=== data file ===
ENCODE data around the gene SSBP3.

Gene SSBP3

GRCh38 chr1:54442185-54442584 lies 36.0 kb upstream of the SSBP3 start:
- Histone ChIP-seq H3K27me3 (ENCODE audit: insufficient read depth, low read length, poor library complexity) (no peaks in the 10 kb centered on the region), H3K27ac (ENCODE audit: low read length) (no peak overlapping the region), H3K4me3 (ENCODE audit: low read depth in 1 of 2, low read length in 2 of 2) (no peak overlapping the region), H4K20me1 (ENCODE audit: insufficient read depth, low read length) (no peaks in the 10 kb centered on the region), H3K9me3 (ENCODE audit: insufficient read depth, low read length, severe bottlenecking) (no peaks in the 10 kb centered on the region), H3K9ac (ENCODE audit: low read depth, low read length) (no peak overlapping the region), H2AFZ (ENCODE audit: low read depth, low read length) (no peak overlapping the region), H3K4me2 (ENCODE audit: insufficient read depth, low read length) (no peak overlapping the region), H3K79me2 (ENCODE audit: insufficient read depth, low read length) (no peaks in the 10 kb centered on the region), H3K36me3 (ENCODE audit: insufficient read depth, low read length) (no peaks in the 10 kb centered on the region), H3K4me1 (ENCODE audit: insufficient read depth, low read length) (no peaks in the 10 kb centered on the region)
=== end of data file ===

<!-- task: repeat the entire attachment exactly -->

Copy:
ENCODE data around the gene SSBP3.

Gene SSBP3

GRCh38 chr1:54442185-54442584 lies 36.0 kb upstream of the SSBP3 start:
- Histone ChIP-seq H3K27me3 (ENCODE audit: insufficient read depth, low read length, poor library complexity) (no peaks in the 10 kb centered on the region), H3K27ac (ENCODE audit: low read length) (no peak overlapping the region), H3K4me3 (ENCODE audit: low read depth in 1 of 2, low read length in 2 of 2) (no peak overlapping the region), H4K20me1 (ENCODE audit: insufficient read depth, low read length) (no peaks in the 10 kb centered on the region), H3K9me3 (ENCODE audit: insufficient read depth, low read length, severe bottlenecking) (no peaks in the 10 kb centered on the region), H3K9ac (ENCODE audit: low read depth, low read length) (no peak overlapping the region), H2AFZ (ENCODE audit: low read depth, low read length) (no peak overlapping the region), H3K4me2 (ENCODE audit: insufficient read depth, low read length) (no peak overlapping the region), H3K79me2 (ENCODE audit: insufficient read depth, low read length) (no peaks in the 10 kb centered on the region), H3K36me3 (ENCODE audit: insufficient read depth, low read length) (no peaks in the 10 kb centered on the region), H3K4me1 (ENCODE audit: insufficient read depth, low read length) (no peaks in the 10 kb centered on the region)